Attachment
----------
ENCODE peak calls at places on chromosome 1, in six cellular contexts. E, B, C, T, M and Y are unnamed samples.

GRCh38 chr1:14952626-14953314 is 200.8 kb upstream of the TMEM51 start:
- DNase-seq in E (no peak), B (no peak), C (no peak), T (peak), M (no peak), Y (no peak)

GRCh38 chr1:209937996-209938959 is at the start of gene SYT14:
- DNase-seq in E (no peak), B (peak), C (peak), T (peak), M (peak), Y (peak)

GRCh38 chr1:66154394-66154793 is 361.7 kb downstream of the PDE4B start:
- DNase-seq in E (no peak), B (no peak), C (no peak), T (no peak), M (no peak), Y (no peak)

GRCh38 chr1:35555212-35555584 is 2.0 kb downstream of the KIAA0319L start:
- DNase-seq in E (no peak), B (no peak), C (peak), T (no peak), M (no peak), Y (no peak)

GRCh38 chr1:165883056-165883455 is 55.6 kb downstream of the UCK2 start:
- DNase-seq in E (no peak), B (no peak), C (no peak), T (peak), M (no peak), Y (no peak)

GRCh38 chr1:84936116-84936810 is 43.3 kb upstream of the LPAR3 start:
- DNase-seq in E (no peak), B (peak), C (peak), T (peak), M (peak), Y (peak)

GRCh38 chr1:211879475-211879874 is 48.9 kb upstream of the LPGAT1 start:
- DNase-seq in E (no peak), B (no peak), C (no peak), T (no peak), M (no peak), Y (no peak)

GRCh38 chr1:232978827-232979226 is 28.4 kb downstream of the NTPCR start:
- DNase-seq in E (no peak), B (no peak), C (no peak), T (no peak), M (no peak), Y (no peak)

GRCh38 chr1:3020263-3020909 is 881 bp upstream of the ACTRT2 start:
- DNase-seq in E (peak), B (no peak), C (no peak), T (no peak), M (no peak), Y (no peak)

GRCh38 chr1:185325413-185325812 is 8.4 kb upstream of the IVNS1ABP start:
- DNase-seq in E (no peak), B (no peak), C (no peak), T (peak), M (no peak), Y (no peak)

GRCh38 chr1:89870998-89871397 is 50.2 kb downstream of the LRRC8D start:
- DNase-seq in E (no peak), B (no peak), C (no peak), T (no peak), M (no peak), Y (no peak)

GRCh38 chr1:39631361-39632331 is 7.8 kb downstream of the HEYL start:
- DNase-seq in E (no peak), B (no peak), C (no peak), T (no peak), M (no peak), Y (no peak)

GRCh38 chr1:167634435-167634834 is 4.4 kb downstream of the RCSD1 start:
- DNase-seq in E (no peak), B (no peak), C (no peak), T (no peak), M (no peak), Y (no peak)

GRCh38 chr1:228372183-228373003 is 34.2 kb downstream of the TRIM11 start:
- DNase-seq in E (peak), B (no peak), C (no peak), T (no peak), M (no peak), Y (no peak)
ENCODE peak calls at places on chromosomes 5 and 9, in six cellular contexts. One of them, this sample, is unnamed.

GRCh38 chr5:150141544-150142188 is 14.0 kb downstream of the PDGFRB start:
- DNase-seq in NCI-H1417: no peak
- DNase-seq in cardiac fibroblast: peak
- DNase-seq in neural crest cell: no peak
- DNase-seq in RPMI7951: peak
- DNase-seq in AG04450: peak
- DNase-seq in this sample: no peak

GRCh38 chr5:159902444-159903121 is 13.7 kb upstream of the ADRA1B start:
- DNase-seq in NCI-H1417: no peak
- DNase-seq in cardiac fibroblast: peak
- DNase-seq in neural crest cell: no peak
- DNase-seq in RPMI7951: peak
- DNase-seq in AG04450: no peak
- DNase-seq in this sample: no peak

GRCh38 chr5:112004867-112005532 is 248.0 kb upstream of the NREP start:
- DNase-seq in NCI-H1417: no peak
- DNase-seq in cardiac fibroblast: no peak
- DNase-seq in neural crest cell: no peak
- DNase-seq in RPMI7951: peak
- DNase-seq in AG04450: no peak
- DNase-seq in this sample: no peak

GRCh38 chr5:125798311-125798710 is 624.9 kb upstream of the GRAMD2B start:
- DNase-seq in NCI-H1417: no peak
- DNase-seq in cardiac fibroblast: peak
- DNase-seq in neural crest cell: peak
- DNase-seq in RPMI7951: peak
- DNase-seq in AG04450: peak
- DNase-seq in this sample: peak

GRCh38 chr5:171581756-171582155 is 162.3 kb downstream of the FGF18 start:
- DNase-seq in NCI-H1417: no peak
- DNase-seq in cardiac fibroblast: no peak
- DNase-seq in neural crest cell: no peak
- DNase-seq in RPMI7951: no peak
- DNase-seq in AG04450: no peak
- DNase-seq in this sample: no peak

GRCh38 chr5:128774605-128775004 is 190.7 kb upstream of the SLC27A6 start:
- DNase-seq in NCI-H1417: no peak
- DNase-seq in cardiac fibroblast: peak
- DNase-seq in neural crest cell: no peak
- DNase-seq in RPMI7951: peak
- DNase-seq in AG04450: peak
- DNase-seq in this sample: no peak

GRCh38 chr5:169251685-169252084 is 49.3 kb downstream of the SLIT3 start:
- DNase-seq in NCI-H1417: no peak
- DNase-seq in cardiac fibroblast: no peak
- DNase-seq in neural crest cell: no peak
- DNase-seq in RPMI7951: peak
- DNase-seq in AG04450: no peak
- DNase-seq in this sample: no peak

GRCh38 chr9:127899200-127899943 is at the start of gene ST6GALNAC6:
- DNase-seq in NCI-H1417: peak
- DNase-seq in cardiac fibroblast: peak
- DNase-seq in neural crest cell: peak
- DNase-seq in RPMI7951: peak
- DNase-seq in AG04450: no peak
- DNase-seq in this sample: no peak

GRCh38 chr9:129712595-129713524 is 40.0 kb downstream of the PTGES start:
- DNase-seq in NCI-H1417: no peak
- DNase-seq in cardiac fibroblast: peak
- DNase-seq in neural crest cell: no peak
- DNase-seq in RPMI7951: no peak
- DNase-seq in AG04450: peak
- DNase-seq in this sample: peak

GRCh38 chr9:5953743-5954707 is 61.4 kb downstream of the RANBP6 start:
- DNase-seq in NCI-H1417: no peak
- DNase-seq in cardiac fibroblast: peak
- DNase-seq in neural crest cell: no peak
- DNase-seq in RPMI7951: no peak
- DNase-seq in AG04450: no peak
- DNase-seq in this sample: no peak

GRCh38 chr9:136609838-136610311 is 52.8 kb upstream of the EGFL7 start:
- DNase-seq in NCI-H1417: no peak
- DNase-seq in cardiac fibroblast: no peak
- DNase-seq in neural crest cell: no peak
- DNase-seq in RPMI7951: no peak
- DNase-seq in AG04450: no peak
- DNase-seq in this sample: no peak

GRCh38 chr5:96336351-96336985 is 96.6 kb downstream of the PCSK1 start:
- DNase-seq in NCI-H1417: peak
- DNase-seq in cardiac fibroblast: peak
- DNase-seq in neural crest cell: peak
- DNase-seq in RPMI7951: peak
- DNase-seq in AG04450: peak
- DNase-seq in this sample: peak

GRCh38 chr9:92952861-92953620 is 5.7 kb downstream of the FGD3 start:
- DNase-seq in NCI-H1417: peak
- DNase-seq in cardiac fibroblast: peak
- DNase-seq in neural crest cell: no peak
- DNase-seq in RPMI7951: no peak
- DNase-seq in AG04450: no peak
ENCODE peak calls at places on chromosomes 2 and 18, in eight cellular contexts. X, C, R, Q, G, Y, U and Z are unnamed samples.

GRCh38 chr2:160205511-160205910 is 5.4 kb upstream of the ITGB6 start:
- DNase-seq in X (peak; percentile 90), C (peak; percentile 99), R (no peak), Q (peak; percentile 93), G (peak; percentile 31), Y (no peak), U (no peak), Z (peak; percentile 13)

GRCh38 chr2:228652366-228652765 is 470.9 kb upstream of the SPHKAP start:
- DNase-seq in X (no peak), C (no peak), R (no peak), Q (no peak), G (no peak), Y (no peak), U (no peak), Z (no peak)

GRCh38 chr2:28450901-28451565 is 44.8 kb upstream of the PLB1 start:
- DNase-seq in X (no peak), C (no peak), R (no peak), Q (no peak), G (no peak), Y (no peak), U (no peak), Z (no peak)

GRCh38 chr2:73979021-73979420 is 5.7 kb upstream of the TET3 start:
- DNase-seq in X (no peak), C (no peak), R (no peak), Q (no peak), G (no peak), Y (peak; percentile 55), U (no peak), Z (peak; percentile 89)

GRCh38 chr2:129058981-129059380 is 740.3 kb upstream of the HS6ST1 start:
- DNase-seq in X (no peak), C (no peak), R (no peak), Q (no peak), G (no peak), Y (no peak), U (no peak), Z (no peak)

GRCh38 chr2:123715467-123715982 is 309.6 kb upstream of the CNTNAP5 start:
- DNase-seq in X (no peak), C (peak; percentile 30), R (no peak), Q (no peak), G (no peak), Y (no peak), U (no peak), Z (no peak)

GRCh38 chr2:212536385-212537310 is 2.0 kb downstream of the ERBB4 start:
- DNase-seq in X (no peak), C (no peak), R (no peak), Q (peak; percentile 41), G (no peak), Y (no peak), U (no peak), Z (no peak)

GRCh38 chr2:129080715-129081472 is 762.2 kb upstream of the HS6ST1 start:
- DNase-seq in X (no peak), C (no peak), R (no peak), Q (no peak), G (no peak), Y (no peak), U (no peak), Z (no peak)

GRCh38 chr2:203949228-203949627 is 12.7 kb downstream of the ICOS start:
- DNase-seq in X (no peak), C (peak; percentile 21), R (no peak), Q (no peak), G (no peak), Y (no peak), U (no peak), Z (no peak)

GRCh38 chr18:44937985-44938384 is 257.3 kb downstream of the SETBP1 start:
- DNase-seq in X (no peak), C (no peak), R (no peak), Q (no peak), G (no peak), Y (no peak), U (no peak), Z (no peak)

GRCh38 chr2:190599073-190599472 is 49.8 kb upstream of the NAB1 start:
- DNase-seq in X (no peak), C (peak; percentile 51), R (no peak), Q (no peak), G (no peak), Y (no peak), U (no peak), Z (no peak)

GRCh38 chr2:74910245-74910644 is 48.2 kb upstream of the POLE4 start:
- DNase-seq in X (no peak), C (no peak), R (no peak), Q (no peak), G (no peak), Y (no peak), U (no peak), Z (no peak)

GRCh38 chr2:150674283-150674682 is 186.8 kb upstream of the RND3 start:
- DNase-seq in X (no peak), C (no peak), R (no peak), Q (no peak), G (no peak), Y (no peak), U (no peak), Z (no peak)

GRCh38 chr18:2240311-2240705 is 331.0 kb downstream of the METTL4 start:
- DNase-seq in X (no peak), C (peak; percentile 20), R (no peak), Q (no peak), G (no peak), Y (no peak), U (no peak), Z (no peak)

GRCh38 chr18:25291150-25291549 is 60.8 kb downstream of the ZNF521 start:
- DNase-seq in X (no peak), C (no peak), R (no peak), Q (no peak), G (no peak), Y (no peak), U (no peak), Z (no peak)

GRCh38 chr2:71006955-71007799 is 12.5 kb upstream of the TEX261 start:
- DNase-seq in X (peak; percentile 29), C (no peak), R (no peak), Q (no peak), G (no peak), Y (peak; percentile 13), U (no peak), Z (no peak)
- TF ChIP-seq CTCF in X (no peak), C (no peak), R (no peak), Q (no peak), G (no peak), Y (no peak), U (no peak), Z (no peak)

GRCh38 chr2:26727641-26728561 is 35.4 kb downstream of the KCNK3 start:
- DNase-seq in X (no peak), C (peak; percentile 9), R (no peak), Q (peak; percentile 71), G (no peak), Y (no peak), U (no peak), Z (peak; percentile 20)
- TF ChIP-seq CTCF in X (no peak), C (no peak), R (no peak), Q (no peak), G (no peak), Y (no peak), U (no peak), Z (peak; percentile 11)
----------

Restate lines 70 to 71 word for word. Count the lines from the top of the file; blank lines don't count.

- DNase-seq in RPMI7951: peak
- DNase-seq in AG04450: peak